I’m a Kailua girl, but these days you might not know it. Since moving to Honolulu (just a 30-minute drive but light years away), instead of days by the beach I seem to regularly stalk Diamond Head—the 300,000-year-old volcanic crater first given the name Lē‘ahi by Pele’s sister, Hi‘iaka, because it resembles the brow of the ‘ahi. I walk around it for exercise, drive by (and lose cell reception) en route to nearby Waikïkï Aquarium, use its color as a rainfall barometer, and can just spy it from my deck. I thought we should meet face-to-face.

View from the concrete brow of Diamond Head. Copyright Christine Thomas 2012

View from the concrete brow of Diamond Head. Copyright Christine Thomas 2012

My afternoon arrival at Diamond Head State Monument missed the peak hours and left a thinner crowd and ample crater-floor parking. Park Coordinator Yara Lamadrid-Rose told me earlier that a daily average of 2,100 paying visitors hike the historic Summit Trail. Open to visitors since 1978, it was built in 1908 during the crater’s 1906–1950 incarnation as Fort Ruger Military Reservation. The annual count has climbed steadily since tracking began, from 453,000 12 years ago to 750,000 in 2012.

“Diamond Head is the symbol of Hawai‘i more than any other—it’s on everybody’s to-do list,” Lamadrid-Rose explained. “While most park guests are visitors, about 20 percent are residents. It’s their exercise, their recharge. Some people run up and down the stairs every day. It means a lot of different things to a lot of different people.”

The uncomfortable contradictions and alliances that have shaped the Islands throughout history hit hard.

From the crater floor, I could see only a few concrete pillboxes dotting the rim and, near the summit, the metal glint of the loop pathway added in March to improve visitor flow. That and the concrete sidewalk ahead reminded me this wouldn’t be a traditional nature hike, though a plot of fledgling native plants are a pleasant reminder that some naturally occurring native species, like ‘ilima and ma‘o, find refuge here.

Copyright Christine Thomas

Copyright Christine Thomas

In no time, the sidewalk gave way to the historic trail, framed by weathered metal safety railings and switchbacking 560 feet from the crater floor to the fire control station built inside the iconic apex. The snaking footpath is sturdy thanks to recent concrete stabilization work designed to mimic the original trail surface—a commendable balance of historical preservation and sustainability under a volume of use the initial builders, planning for man and mule traffic, never envisioned.

I passed several sets of hikers maintaining ant-like single file and paused occasionally to inspect houses swarming like fish over Honolulu’s distant ridges. After about 30 minutes, I approached the top and the new outdoor loop stairs—a glaring metal eyesore that saves 15 steps or so. (After the renovation, visitors will reach the outdoor observation deck the old way, up 99 steep concrete stairs, through a dark tunnel, and via a metal spiral staircase. They will use the new path to descend.)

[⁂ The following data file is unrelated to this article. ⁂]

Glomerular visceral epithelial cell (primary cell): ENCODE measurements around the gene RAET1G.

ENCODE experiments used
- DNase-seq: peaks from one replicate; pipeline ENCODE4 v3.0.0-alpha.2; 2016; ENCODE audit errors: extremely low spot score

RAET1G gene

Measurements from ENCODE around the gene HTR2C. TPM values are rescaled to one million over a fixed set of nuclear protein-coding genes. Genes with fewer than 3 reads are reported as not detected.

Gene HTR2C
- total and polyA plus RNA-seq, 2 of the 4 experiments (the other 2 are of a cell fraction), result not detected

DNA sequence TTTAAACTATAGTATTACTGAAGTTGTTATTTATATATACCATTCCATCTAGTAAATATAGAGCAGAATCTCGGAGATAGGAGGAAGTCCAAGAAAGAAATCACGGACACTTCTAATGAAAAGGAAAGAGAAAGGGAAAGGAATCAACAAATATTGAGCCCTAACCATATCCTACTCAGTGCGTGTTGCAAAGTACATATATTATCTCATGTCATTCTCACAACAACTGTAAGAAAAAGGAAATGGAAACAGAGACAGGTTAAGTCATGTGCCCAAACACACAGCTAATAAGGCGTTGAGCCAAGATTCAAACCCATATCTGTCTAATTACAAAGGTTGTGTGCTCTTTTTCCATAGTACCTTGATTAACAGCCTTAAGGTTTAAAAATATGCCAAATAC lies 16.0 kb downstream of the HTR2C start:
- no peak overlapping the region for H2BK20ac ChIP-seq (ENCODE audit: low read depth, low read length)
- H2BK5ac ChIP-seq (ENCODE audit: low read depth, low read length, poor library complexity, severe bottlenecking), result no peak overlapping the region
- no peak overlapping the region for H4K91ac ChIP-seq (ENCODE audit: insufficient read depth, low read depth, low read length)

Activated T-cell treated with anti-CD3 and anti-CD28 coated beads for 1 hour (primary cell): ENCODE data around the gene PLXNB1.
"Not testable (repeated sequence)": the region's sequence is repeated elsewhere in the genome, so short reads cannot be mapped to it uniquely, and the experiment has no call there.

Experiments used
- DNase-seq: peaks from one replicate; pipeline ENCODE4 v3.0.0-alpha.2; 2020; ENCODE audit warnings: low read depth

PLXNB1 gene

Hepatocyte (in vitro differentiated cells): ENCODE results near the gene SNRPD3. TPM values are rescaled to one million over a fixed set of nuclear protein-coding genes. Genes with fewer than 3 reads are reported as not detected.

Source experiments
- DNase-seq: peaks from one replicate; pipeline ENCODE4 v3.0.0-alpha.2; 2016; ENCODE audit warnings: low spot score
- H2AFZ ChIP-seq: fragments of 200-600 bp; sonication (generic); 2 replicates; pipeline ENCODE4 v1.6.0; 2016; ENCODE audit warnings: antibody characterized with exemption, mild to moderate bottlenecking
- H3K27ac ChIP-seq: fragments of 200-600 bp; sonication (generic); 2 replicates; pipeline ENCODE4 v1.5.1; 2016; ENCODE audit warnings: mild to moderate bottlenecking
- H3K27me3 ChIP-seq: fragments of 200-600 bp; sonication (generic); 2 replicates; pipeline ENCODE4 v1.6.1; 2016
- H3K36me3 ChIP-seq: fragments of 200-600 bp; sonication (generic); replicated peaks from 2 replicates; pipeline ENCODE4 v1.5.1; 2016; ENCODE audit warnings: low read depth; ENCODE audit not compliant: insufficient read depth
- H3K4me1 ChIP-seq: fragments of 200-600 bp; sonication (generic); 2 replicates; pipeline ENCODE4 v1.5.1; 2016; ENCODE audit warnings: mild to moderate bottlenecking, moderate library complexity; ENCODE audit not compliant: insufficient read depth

Once on deck, the 360-degree view—from the Wai‘anae Mountains down the coast to Koko Head—was simply spectacular. I easily spotted competing icons like The Royal Hawaiian hotel and Waikïkï Shell, and quieter fixtures like La Pietra-Hawaii School for Girls, Diamond Head Lighthouse, and assorted surf spots. I P1040759snapped a Japanese couple’s photo, and even asked someone to take one of me, Waikïkï rising confidently in the background. Its powerful vista connected me to past and future generations, but standing atop this military construct and surrounded by tourists, the uncomfortable contradictions and alliances that have shaped the Islands throughout history also hit me hard.

I admit I’ve always considered this hike a perfunctory stop on visitors’ checklists, but as I watched the crater appear in my rearview mirror on my drive home, I realized it has provided a provocative and lasting window into Hawai‘i’s complex past and present. It’s much more than just another pretty view, and something every resident should do, if only once. LL

Written by Christine Thomas. Read the full story here at AAA Hawaii.


Diamond Head State Monument opens its gates 6 a.m.–6 p.m. year-round; the final trail entrance is at 4:30 p.m. Note that about 70 percent of the park’s guests visit from 8 a.m. to noon and the popularity of 6 a.m. Japanese sunrise tours. “If you come around 7 or 7:30, they’re on their way down and it’s nice and cool,” suggests Lamadrid-Rose. Allow about 90 minutes round-trip. Entry fees are $5 per car or $1 per pedestrian, cash only. hawaiistateparks.org/parks/oahu/index.cfm?park_id=15.


Stay where it all began at the oceanfront New Otani Kaimana Beach Hotel, whose late ’70s management suggested guests hike the then–newly opened summit trail and collect a USGS marker rubbing. (808) 923-1555; kaimana.com. The 51-room Aqua Lotus Honolulu features impressive ocean and Diamond Head views, and complimentary beach cruisers perfect for biking the perimeter. (808) 922-1700; aqualotus.com. The Beaux-arts Moana Surfrider, a Westin Resort & Spa first opened in 1901, and features a 108-year-old banyan tree. (808) 922-3111; moana-surfrider.com.


Walk makai to Diamond Head Market & Grill, where sinful house-made cakes and scones complement elevated plate lunches, breakfast, and dinner. (808) 732-0077; diamondheadmarket.com. Nearby South Shore Grill features fish tacos, hand-pattied burgers, and desserts. (808) 734-0229; southshoregrillhawaii.com. Near the zoo, paninis and picnic fare are ready and waiting at Tucker & Bevvy. (808) 732-0050; tuckerandbevvy.com

Written by Christine Thomas
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